Understanding Your HOA

| Opinion | August 6, 2015

As a resident of Santa Clarita, I, like most dutiful citizens living in this orthodox utopia, understand the importance of being safe, presentable, and submissive. This valley is chained together by the camaraderie of like-minded individuals who hold themselves to a higher order. This higher order, the Homeowners Association, is founded on the morals and virtues of community, beige colored walls, and vanilla colored walls.

Let’s face it, tract housing without rules just isn’t tract housing. And what’s Santa Clarita without tract housing? The mall?

But, what exactly is an HOA? Originally a pseudo-government designed to prevent undesirables from ruining property values, these organizations are filled with locals passionate about the fences and lawns of others.

HOAs are formed to shed light on the discrepancies of your home not normally noticed by the average person with a busy schedule. Perhaps your grass is a quarter of an inch too long. Or maybe the color of your house “just won’t do.” Cream, not eggshell for the window panes. This team of investigators makes double sure that your $300 in dues and six-figure mortgages are not ruined by radical home furnishings.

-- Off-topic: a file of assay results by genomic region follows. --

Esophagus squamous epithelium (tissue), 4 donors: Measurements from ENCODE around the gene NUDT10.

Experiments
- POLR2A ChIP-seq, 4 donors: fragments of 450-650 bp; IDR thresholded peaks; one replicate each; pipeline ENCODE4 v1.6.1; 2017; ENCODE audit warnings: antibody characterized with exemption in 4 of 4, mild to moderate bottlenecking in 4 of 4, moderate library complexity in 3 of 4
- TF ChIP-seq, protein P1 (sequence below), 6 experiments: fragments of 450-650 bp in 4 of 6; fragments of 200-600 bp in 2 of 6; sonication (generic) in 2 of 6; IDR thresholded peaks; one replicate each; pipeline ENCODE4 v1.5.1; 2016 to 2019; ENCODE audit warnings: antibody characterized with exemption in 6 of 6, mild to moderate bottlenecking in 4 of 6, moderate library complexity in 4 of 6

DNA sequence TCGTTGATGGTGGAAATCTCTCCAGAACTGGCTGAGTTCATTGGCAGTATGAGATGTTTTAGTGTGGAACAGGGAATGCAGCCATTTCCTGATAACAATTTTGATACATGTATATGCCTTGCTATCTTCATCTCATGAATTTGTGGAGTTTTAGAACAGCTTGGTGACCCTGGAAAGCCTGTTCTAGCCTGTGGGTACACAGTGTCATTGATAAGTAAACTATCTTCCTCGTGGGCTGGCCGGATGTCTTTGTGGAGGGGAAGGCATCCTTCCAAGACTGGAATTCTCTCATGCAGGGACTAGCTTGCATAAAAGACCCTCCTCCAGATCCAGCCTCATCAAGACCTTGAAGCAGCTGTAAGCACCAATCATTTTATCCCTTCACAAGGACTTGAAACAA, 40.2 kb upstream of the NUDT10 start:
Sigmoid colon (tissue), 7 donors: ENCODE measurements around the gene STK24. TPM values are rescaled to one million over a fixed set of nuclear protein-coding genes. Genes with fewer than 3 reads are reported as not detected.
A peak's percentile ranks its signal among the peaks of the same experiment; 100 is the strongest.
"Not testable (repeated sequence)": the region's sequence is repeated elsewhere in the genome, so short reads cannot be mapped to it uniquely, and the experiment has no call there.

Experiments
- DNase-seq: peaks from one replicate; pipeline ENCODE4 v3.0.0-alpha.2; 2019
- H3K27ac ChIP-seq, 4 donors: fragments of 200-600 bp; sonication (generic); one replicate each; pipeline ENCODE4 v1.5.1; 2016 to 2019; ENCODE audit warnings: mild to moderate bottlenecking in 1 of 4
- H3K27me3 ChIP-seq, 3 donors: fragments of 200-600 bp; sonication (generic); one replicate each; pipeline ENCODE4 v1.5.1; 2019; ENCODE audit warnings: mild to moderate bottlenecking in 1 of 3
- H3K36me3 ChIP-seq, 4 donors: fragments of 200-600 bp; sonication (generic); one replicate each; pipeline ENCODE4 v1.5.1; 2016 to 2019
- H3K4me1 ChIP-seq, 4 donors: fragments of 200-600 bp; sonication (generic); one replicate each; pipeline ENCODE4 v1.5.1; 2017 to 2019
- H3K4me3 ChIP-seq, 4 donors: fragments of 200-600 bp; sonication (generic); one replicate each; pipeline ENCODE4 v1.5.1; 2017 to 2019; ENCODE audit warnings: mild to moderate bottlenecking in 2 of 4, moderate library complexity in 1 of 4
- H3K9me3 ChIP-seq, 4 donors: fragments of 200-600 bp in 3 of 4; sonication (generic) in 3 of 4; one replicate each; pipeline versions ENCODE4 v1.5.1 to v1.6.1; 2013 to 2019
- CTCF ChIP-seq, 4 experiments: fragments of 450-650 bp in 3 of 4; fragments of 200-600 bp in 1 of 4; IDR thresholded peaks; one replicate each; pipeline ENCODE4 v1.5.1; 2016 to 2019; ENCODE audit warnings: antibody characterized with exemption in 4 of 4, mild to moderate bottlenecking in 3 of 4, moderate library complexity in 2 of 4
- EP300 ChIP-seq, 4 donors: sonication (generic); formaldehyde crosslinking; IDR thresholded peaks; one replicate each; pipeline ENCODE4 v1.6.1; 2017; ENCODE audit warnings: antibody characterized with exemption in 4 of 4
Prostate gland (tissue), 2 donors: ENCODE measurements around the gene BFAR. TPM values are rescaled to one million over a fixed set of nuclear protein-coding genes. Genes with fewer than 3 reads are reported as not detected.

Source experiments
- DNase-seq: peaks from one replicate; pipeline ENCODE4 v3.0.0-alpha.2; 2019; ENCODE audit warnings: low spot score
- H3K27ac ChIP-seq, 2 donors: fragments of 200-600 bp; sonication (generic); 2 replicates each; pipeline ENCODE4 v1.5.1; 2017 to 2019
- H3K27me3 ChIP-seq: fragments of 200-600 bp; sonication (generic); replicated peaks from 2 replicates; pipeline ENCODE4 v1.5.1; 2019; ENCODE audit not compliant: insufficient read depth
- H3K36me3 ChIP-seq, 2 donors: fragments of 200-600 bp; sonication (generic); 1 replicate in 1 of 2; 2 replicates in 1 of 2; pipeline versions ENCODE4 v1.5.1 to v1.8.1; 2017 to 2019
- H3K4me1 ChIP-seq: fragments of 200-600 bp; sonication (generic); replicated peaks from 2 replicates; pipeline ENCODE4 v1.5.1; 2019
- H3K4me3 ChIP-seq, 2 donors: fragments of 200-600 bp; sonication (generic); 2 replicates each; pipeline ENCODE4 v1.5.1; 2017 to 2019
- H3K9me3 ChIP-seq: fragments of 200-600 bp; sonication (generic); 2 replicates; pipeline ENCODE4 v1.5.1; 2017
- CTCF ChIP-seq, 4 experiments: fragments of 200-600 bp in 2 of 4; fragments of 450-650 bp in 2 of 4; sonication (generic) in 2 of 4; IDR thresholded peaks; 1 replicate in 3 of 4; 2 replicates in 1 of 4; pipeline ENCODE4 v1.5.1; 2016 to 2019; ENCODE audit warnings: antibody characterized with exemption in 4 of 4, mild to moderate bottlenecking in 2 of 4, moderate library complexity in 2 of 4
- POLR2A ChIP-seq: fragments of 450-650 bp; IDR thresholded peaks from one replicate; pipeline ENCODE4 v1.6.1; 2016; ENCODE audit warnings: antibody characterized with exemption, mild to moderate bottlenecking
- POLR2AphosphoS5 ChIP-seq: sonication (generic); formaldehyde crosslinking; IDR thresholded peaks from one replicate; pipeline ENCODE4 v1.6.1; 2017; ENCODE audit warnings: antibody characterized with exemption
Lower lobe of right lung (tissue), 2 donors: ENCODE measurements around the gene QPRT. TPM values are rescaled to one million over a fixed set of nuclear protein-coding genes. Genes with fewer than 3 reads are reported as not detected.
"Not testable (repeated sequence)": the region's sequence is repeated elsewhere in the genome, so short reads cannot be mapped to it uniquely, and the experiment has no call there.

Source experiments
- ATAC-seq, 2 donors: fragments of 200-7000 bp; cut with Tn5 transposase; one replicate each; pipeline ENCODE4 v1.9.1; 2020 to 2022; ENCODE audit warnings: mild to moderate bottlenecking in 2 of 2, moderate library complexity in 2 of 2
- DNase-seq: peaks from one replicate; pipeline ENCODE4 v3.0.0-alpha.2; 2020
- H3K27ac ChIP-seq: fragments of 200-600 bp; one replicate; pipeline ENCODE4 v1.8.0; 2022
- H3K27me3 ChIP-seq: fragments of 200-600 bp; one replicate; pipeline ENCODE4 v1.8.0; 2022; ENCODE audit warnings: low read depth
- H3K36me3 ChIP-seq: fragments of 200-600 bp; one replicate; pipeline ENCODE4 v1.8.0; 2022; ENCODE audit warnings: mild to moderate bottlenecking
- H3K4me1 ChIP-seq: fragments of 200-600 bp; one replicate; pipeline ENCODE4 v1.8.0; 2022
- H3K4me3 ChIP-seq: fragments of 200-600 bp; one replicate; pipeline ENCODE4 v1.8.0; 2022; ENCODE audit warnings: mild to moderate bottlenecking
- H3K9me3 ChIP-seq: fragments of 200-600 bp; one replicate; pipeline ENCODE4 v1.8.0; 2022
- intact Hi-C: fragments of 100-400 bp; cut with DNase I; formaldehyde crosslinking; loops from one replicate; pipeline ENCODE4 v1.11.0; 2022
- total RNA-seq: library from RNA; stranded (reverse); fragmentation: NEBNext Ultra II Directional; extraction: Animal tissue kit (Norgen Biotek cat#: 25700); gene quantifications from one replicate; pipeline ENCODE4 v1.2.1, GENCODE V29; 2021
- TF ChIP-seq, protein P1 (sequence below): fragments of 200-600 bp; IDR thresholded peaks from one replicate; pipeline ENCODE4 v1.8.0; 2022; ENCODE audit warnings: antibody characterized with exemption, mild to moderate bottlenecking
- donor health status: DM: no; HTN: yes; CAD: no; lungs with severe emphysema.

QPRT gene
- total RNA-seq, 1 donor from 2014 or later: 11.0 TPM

We all know that the three C’s (community, conservatism, and conformity) are indeed essential to a safe, perfect neighborhood. In Santa Clarita, the HOA allows residents to feel safe, knowing that the people next door aren’t planting exotic trees or leaving garbage cans out for too long. You know, things that can really damage our moral values.


And what about pets? As long as they are less than 50 pounds, neutered, short-haired, well-behaved, quiet, registered, licensed, vaccinated, and there are only two of them, you should be A-OK!

On one hand, many would consider this type of militia to be tyrannical. On the other hand, those people just don’t understand the importance of detailed newsletters and fence length. As long as citizens suppress my right to private property and NOT the government, all is well.

When being a part of an HOA gets frustrating, just remember that it all pays off in the end. Unless you do something that is against HOA regulations, then a lien can be put on your house and you will be fined until the day you die, or become bankrupt – whichever comes first. So, sit back and enjoy the heavily chlorinated community pool. You’ve earned it.


**Warning: This piece is a satire. The Views and Opinions expressed in this column are those of the writer, not necessarily those of Valley Publications/Santa Clarita Gazette.**

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About Sarah

Sarah recently graduated from Saugus High School and likes to take long walks on the beach. She loves everything jazz, and she knows every kind of cheese known to man. There is no such thing as a perfect woman - but if there were, she is second to last: and she'll take it.

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